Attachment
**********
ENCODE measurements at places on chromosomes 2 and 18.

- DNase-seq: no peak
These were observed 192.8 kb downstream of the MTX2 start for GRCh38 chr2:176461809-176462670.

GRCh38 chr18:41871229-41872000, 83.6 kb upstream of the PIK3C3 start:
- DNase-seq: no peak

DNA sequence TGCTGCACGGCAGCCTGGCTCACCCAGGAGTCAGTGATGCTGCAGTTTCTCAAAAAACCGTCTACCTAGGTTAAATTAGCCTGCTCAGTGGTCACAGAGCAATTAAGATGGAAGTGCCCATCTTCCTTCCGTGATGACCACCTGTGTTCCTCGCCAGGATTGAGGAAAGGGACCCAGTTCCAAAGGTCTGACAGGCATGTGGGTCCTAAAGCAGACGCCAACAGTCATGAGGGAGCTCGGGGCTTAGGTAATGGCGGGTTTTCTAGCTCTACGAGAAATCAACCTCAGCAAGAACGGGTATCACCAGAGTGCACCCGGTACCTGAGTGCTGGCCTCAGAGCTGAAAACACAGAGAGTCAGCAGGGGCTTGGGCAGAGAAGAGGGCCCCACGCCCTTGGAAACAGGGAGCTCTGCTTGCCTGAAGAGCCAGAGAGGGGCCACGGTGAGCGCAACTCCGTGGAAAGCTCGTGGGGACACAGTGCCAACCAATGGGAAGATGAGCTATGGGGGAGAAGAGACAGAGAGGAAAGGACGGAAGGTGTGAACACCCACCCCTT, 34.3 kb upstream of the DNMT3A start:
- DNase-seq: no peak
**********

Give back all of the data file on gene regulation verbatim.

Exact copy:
ENCODE measurements at places on chromosomes 2 and 18.

- DNase-seq: no peak
These were observed 192.8 kb downstream of the MTX2 start for GRCh38 chr2:176461809-176462670.

GRCh38 chr18:41871229-41872000, 83.6 kb upstream of the PIK3C3 start:
- DNase-seq: no peak

DNA sequence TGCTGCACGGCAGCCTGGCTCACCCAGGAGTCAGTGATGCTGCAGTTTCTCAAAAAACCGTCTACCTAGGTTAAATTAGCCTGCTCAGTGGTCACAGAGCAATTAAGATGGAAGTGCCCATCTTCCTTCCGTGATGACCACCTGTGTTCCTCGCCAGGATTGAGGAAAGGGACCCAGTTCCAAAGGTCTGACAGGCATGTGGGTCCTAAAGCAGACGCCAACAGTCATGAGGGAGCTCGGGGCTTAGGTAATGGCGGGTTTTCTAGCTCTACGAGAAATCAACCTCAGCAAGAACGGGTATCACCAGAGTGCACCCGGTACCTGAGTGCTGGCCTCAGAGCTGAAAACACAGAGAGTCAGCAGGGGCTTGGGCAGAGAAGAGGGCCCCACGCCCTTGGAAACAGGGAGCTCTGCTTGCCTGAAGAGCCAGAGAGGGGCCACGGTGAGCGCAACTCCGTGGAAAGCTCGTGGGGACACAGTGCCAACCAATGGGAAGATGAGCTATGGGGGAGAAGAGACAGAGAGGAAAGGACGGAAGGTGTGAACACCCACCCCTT, 34.3 kb upstream of the DNMT3A start:
- DNase-seq: no peak